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Big City, No Smartphone

A story of blissful unconnectedness, told by LOG OFF guest writer, Alex Devyatnikovsky, as a reminder of the entanglement we feel in a world so dependent upon digital means of technology and communication, and how we may overcome it.

My story begins in 2017. I used to be a simple person with a rebellious streak immediately obvious to anyone who attempted to chat with me online; they basically couldn't get in touch. Back then, I only used email (who still uses it for personal communication?).

I admit, I was cheating a little bit. The biggest Russian social networking platform allowed us to send and receive messages via email, a feature so unpopular that it was shut down only a year after I began using it.

I had recently left my job, and my wife and I had a trip to Saint Petersburg ahead of us. Our hometown is middle-sized, but it feels trifling compared to Saint Petersburg. With a population of around 5 million, its size felt incomprehensible to me.

As we were preparing, my wife asked me : "Are you packing your laptop?"

I began to think. Am I? Or do I, rather, use this trip as an opportunity to experience this weird feeling of a man, stripped of digital connectivity, in a big terra incognita?

I said "No".

What I had with me was a dumbphone--a really primitive Alcatel--and an e-reader. As we rode the train, I eventually grew tired of reading, which left me with few options. All I had left to do was sleep, or watch the scenery behind the windows. As we rode, I found myself in a weird position : I was a stranger to both the modern u- (dys?-) topia of Saint Petersburg and the serene, forlorn, and forgotten villages.

We were approaching Saint Petersburg. The 30-storey apartment buildings invaded the scenery without warning, though we were only at the outskirts of the city. It took us around 10 minutes to reach one of its railway stations. My best friend, who lives here and agreed to host us for our trip, was already awaiting us.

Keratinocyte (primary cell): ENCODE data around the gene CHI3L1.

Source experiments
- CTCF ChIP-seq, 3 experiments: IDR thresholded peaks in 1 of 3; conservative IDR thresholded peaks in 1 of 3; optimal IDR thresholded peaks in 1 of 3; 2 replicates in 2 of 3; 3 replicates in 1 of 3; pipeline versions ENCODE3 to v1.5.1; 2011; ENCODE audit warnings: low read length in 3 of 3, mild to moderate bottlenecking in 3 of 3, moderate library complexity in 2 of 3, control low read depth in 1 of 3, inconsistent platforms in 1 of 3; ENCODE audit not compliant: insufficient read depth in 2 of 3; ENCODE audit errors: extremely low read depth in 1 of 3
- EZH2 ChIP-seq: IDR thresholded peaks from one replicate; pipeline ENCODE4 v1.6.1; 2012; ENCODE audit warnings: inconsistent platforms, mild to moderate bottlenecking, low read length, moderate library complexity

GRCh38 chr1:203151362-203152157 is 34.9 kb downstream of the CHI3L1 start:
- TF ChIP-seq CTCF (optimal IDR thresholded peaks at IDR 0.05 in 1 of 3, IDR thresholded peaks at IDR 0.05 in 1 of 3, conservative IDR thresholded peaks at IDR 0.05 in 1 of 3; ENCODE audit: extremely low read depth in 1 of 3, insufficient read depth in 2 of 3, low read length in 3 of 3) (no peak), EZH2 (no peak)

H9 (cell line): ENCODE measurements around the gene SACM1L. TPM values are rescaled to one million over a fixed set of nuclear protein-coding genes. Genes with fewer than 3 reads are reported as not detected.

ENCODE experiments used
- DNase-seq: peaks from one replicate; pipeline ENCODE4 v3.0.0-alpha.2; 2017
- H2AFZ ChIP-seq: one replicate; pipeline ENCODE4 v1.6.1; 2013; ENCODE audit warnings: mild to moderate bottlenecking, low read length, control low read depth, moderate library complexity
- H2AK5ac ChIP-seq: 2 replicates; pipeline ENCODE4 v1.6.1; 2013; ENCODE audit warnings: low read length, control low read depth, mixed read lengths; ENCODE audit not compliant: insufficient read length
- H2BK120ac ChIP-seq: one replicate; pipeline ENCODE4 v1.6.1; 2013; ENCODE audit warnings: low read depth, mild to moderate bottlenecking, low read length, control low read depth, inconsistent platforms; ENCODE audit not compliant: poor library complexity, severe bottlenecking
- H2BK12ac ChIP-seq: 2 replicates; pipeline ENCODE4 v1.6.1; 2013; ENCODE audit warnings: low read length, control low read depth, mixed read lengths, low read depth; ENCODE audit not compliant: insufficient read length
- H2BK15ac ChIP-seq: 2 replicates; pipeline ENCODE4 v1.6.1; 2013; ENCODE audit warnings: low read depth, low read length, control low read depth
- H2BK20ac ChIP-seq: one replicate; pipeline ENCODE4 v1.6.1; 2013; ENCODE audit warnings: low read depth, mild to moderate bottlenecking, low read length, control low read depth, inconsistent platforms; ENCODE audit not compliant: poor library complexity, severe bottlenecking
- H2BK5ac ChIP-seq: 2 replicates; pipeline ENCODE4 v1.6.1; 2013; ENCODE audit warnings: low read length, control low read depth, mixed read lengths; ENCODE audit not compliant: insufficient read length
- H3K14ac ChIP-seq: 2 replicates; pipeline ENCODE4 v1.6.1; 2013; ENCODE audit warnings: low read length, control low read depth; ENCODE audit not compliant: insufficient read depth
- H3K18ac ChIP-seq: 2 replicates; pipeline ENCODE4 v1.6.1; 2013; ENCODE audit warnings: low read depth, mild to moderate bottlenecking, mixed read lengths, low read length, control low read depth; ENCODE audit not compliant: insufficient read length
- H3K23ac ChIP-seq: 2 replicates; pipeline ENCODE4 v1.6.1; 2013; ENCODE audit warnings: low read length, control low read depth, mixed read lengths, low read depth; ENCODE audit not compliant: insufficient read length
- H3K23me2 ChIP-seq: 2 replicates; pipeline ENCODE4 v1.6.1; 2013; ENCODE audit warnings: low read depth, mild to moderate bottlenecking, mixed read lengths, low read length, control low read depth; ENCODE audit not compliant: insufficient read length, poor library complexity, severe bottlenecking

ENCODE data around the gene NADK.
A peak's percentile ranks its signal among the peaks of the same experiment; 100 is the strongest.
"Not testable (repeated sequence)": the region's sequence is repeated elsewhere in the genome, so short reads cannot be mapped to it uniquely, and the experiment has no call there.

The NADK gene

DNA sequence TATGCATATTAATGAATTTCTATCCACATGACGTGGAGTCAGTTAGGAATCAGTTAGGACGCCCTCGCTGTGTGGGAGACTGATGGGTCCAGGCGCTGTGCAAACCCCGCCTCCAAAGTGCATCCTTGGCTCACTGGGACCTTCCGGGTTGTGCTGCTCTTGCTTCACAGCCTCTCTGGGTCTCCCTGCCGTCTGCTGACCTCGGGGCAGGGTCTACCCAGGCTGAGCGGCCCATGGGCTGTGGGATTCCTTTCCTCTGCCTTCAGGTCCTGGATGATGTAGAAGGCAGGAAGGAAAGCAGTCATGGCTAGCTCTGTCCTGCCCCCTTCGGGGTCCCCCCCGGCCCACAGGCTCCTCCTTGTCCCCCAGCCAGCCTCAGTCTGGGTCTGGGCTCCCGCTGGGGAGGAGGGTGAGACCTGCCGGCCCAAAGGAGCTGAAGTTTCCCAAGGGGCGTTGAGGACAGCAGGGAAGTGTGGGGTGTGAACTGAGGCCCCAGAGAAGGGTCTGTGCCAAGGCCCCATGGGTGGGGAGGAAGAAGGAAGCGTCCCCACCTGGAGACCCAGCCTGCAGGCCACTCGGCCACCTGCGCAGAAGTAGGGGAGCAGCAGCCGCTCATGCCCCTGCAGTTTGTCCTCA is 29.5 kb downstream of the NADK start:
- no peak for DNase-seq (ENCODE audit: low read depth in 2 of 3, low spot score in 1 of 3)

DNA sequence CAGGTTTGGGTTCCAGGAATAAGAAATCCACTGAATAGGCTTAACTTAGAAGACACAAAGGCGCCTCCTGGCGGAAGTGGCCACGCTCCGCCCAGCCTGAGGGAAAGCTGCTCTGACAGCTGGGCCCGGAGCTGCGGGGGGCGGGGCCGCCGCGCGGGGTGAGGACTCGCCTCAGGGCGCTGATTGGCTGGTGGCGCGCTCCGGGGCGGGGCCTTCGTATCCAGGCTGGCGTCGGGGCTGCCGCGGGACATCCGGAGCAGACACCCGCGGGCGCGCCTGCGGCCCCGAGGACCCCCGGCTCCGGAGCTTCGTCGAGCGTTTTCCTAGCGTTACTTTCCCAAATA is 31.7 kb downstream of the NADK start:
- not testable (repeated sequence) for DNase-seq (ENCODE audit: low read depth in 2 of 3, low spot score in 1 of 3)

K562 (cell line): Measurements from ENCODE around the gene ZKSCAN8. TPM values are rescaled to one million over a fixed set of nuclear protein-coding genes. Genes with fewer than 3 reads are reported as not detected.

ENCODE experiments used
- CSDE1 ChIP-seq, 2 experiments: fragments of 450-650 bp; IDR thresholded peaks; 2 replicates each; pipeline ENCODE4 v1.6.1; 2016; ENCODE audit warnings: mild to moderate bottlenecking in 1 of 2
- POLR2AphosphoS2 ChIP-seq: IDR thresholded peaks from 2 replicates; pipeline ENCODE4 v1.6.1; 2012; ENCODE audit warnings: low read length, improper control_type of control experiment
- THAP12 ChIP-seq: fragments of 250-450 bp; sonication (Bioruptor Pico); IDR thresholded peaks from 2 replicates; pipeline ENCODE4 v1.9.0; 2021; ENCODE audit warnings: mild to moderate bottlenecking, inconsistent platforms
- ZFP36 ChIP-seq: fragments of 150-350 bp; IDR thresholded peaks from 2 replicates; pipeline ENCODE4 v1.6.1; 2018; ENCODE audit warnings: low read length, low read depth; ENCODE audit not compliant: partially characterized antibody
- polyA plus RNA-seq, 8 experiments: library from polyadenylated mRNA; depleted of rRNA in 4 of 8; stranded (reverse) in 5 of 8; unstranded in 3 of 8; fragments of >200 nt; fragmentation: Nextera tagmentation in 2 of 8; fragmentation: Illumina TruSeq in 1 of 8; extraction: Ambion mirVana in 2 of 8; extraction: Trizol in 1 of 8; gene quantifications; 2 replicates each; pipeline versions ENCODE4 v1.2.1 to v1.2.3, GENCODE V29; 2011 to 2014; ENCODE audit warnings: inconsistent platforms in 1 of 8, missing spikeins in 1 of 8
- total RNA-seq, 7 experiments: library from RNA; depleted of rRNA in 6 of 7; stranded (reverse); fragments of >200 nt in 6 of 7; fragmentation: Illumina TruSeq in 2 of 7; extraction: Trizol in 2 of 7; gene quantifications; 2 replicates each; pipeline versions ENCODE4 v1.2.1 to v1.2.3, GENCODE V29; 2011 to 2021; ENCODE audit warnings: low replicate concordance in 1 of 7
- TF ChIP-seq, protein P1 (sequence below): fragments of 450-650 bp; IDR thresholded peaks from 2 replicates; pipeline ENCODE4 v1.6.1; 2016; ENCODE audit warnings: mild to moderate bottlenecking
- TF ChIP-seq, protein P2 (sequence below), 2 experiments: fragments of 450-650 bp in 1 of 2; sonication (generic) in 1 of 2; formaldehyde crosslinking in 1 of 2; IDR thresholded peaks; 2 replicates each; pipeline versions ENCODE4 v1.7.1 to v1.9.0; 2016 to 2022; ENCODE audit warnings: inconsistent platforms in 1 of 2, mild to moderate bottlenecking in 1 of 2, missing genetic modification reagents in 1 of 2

As we went home, chatting cheerfully, I took some time to look around and memorize the surroundings.

The next day, as my wife had to depart to another city for a week, and my friend left to work until late evening, I was on my own.

I was standing at Ladozhsky Metropolitan station, with a dumbphone in my pocket, a backpack with an umbrella and a bottle of water, and a whole day in front of me. I had nothing in particular to do, nowhere particular to go, and no schedule or plan. And that was breathtaking.

That was a kind of a feeling which I, and I dare say the majority of all busy city dwellers of our time, have almost forgotten. We all have plans, goals, and deadlines. Almost always, there's a list of things we have to do by the end of the day. We seem to be unable to live without it, don't we? We try to cram as much "to-do" in our day as we can; we accelerate, as we can't fathom what it's like to have a completely blank sheet in our calendar.

These feelings of busyness and buzziness both drive and are driven by our digital alternative reality. The computers are speedy. The smartphones are handy and ubiquitous. As our communications run faster, our lives run faster. As our computers become more and more effective, we can't help but strive to become more effective ourselves.

What I planned to do was the opposite of effective.

Since I didn't know the city, I needed a way to navigate. Google Maps was not available to me, and this was, honestly, the best part of the challenge. How did people navigate before the first binary processor was given its earliest instruction?

I've heard about the native people of Greenland, who used to navigate vast glaciers, and knew exactly how to do it because they had this unique and intricate relationship with their land--with the ice and snow. Now that they have been taught how to use the GPS navigators, maybe they have become more effective in navigating. But, simultaneously, they have lost the connection they once had. It has become increasingly hard for them to navigate their island without the GPS. Our technologies deprave us of what we once were capable of as people.

I went to a bookstore, figuring that they might have a city map, and I was right. I stood there for a good ten minutes, examining the variety of maps to choose the best one that would accompany me today (and for the rest of my trip). Then, I took some time to learn how to use it, solving the puzzle of how the little pages and districts correspond to the city as a whole.

Now that I understood where I wanted to go, I closed the map and went down to the Metro.

To those who live in the city, riding a Metropolitan train is a mundane thing. To me, it was a novelty. So as I was eagerly watching the scene that surrounded me, trying to capture what people were doing (and how, and why), my fellow passengers were doing what they always did--they were glued to their smartphones.